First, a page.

How To Repair A Damaged Plaster Wall

Keeping your home looking great can be a constant challenge as you fight against cracks and holes appearing all over the place. Repairing damaged plaster can often be high on your list, but thankfully it’s a task that can be completed successfully by a skilled DIYer.

As homes age, it’s only natural for things to become a lot more susceptible to deterioration. This is particularly common in older buildings that still have walls or ceilings made from plaster rather than the now standard drywall or wallboard.

When you come across damage to a wall in your home or patches of loose plaster, you’ll need to repair the area before you can start painting or wallpapering – keep reading to learn how!

First things first, make sure you’ve got all the necessary tools to get the job done: check out our comprehensive plastering tools checklist.

To repair a crack…

Before getting started, make sure the floor under the crack has been covered with a protective dust sheet and this has been secured with painter’s tape. This will ensure the floor isn’t damaged by any spilt plaster or joint compound, as well as making the clean-up a lot simpler.

Once you’re prepared and ready to go, start by inspecting the crack and removing any loose pieces of plaster if there are any. You can also use a damp rag or cloth to wipe away dust or small debris to ensure the crack is clean for repair. The next task is to dampen the immediate area around the crack with a spray bottle of water to ensure the surface is ready to be repaired.

Then following the manufacturer’s instructions, mix up your plaster or you could used (ready mixed jointing compound) in a large bucket and pour this into a mud pan. From here, apply a thin layer of plaster/jointing compound directly over the crack with a plastering knife or jointing knife as they are commonly known and make sure the finish sits level with the rest of the wall.

Thankfully, repairs to cracks generally only require one layer of plaster or joint compound, so just allow this to dry over the next 24 hours and check when the plaster has set. If you’re short on time, why not add our plaster accelerator to the mix.

Safety note – whenever you are dealing with plaster, make sure you wear the appropriate safety equipment including clothing, footwear, goggles and also a mask to prevent dust inhalation.

The last step once the plaster or joint compound has dried successfully is to sand and smooth the area down ready for decorating. Take a piece of fine-grit sandpaper and simply sand the jointing compound down until the finish is smooth and level with the existing wall.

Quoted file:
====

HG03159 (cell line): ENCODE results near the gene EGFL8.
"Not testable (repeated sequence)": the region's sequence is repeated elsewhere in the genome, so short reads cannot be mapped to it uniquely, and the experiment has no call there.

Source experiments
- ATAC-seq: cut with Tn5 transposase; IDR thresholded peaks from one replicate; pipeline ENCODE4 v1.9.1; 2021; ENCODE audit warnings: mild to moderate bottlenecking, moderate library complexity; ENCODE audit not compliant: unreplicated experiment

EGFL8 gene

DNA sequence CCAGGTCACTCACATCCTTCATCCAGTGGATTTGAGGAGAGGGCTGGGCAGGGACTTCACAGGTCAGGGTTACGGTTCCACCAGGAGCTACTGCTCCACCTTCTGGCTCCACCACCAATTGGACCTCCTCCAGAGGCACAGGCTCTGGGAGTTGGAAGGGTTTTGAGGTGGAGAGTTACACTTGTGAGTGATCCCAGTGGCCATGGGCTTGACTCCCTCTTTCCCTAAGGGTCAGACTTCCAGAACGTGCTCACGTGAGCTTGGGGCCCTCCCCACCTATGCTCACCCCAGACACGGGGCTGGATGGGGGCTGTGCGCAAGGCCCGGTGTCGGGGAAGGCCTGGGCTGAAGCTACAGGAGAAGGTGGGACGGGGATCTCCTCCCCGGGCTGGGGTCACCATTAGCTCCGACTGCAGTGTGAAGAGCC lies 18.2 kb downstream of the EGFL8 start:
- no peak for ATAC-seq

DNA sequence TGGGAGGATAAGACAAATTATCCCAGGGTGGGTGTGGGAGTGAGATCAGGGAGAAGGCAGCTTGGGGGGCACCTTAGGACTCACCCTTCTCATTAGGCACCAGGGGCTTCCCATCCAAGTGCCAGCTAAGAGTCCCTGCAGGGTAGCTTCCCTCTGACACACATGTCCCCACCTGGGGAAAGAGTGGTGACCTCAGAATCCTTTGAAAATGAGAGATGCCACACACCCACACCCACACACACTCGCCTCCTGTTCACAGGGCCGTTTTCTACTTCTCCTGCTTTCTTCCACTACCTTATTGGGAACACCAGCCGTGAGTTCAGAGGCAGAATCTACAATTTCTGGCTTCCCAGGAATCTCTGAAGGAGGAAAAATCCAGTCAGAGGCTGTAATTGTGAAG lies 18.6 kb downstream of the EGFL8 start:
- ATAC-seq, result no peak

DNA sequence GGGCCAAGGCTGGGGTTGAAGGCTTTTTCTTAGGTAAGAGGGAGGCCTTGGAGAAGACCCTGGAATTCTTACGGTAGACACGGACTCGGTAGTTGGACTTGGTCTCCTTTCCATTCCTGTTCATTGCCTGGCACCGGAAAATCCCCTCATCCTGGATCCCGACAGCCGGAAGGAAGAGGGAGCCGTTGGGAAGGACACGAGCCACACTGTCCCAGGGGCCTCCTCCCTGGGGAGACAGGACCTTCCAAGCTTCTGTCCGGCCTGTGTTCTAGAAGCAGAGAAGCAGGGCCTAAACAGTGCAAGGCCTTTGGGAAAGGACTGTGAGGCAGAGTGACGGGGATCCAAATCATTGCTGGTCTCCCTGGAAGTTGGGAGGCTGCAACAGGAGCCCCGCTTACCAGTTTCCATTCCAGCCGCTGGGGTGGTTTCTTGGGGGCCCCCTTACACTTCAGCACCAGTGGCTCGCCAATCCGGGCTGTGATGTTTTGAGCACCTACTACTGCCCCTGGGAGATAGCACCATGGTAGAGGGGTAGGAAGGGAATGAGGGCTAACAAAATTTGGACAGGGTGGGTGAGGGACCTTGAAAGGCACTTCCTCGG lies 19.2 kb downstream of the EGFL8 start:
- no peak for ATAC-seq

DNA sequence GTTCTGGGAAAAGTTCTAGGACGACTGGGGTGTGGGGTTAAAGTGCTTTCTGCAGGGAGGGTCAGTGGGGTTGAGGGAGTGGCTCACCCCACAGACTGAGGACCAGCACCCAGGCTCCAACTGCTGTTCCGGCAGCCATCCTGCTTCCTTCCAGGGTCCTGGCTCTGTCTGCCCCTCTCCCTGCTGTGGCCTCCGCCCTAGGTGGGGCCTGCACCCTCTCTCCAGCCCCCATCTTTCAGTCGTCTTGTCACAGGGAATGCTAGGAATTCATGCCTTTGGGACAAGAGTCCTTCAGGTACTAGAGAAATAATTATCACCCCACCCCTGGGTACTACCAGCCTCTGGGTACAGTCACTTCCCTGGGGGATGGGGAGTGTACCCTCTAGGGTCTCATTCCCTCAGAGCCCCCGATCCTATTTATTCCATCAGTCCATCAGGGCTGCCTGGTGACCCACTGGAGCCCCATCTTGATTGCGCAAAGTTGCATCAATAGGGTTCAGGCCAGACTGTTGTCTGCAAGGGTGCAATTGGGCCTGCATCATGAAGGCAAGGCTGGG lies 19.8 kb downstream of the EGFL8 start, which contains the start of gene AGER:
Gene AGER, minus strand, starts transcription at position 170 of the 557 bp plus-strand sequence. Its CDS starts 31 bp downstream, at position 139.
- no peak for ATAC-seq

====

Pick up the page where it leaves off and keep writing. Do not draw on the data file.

Once you’re happy, wipe the area with a damp cloth to remove any dust and allow this to dry fully before painting.

If you prefer, you can also use a joint compound to patch a crack if the damage isn’t too severe. Just smooth a small amount directly onto the crack, allow it to dry and then sand down before painting or wallpapering.

To repair a hole…

In most cases, when you come across a hole in your wall, you’ll need to start by removing any damaged plaster using a hammer and chisel to chip away and smooth out the area.

Take care here not to chip away too much plaster or hit too hard as you may damage the plaster even further. As a final step, smooth the edges of the hole as required with a utility knife.

When the plaster is prepared and dry, use a paintbrush to apply a layer of bonding agent to the exposed plaster. This will allow the plaster or jointing compound you’re about to apply to bond correctly with the rest of the wall.

After mixing up your plaster in a bucket, the first coat should be applied using a putty knife. For the second coat, you’ll need to cross-satch the first coat of plaster as it begins to set – this means scratching or scoring the plaster with a putty knife to create shallow grooves which help the two coats of plaster bond together more effectively.

Once this first layer has dried for 24 hours, dampen the area with a spray bottle of water and repeat the process. Again, let this new layer dry for a further 24 hours.

To complete the repair, you’ll need to apply joint compound on the newly dry plaster layer. Smooth this out to reach around 3” wider than the hole to create a thin veil across the wall, blending the old plaster in with the new. Once this is dry, grab your fine-grit sandpaper and smooth the entire area down.

It’s at this point you can prime the area and prepare it for painting or wallpapering.

So there you have it, two step-by-step methods to repair the most common types of plaster damage in your home. Follow our guides and you can’t go wrong, but if you do need more guidance, here’s a video version of the process.

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